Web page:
Based on the bravado of Bears teammates, Urlacher quickly removed any doubts that he will return to top form against the Colts despite a left knee that has sustained two injuries in seven months. The Bears felt so confident in Urlacher's ability to use observation as preparation that coach Lovie Smith gave the guy who missed 34 days of practice another day off Thursday, starting his regular-season routine the final week of preseason in a floppy hat.
Truthfully, nobody knows how long that will last — not Smith, not general manager Phil Emery, not teammates, trainers or blood-spinning German doctors. Even Urlacher has hinted at uncertainty Smith denies out of habit. Of all the things Urlacher has said in recent interviews, including criticism of yours truly that comes with the territory, the most relevant was his admission to WFLD-Ch. 32 that his knee "is never going to be the same."
Before spraining his MCL and PCL in Week 17 last season and suffering cartilage damage in the same knee after two padded practices in July, Urlacher thought like a presidential candidate: Four more years. Now?
For a 34-year-old entering the final year of a contract, acknowledging such doubt over his future suggested Urlacher's days in a Bears uniform could be numbered in games, not years. Emery has not struck me as the sentimental type in assembling the Bears roster. In other words, don't forget your camera phones Sunday at Soldier Field for Urlacher's 13th season opener. Could it be his last?
In the locker room, the Bears understandably still talk like it is 2005. They see a Hall of Fame linebacker returning in 2012 to make big plays because that is what they want to see. Football players lie to themselves even more than they do to the media. They base their projections on the image of Urlacher before however many knee surgeries, before his mysterious medical odyssey.
They cannot possibly base it on anything they have seen in two practices when Urlacher returned to his new reality. Yet when I asked Lance Briggs about the Colts attacking the Bears over the middle to test the mobility of Urlacher's knee, he answered with a dare.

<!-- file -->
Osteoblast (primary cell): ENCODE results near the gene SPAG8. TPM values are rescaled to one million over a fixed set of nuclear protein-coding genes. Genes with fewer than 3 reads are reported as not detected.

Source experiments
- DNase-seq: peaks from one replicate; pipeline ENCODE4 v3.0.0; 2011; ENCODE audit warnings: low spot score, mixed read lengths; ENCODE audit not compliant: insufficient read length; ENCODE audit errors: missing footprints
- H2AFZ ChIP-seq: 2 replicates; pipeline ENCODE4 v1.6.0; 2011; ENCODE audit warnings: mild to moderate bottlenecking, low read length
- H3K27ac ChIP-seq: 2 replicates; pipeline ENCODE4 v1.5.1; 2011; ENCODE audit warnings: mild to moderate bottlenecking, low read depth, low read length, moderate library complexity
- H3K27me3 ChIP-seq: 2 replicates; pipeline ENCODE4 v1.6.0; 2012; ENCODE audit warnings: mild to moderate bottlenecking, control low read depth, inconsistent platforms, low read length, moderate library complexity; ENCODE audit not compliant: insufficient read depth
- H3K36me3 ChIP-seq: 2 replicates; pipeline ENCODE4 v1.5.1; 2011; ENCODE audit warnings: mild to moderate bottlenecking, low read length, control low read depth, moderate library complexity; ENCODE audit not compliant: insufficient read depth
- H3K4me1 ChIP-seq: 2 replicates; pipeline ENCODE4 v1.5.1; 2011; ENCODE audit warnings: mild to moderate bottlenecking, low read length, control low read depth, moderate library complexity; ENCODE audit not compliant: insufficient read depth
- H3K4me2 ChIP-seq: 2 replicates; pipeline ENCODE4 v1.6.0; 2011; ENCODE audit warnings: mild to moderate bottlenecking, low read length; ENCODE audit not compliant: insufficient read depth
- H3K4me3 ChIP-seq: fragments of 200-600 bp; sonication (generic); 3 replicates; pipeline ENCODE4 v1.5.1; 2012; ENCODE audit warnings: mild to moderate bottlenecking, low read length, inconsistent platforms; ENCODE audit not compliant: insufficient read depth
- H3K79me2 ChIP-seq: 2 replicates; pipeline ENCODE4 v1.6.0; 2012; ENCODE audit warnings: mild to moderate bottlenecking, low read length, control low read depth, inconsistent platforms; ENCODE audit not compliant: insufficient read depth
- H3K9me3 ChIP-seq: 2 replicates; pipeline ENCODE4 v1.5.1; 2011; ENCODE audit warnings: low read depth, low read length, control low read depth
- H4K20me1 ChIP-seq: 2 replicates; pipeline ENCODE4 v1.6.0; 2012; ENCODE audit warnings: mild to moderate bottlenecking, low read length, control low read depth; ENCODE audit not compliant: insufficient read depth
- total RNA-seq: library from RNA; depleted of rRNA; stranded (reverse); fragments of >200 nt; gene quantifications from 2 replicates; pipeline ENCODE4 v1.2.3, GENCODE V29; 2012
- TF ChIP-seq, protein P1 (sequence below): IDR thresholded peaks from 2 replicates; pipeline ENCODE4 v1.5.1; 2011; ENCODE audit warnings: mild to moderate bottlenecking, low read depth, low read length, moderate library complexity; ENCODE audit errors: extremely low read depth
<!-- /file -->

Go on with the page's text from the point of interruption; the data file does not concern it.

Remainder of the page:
"They can try, but they will fail,'' Briggs said.
Israel Idonije gave the Colts just as much verbal ammunition, not that motivation will help stop the Bears offense.
"If anyone thinks Brian is going to be a weak part of the defense, absolutely, run at him,'' Idonije said. "At the end of the day, we'll see.''
Consider the view of Andrew Luck, better than "a dime a dozen'' quarterback Briggs depicted. Luck will be tempted to target cornerback Charles Tillman after Tillman's poor exhibition showing against the Giants. Or Luck can focus on making safety Chris Conte prove why the Bears should — or shouldn't — trust him to stay as deep as the deepest. But if I were Colts offensive coordinator Bruce Arians, first I would see if the middle of the field was open for business.
"If they want to test me then I'll have more chances to make plays,'' Urlacher said.
Colts wide receiver Reggie Wayne no longer lines up exclusively on the left. Wayne in the slot potentially makes him dangerous on inside seam routes against a Cover-2 look that would reveal Urlacher's ability to turn and run. Rookie tight end Coby Fleener has shown a knack for finding openings downfield. If I were the Bears I would consider taking Urlacher out on nickel downs occasionally until everyone discovers what his knee can withstand at game speed.
Of course, if I were the Bears, I would wait until Sept. 13 to start Urlacher's season. But I understand why teams would give a leader of Urlacher's ilk a say. He has earned that right.
The Bears also might think the risk of playing Urlacher is worth the reward of seeing exactly what they still have. One could interpret the fixation on "Sept. 9,'' as the Bears admitting they don't know what to expect. Coaches are like lawyers. The best ones never pose questions without knowing the answer. Perhaps the Bears would rather learn about Urlacher's unknown limitations at home against the Colts and a rookie quarterback than at Lambeau Field against the Packers and Aaron Rodgers.
For the first time in recent memory, more questions surround the Bears' defense than offense. To a man, Bears defenders insisted Thursday they have an elite unit. It can be, but only if Urlacher resembles the player Chicago is used to seeing.
Unlike his teammates and coaches, it will take more than two practices to convince me he can.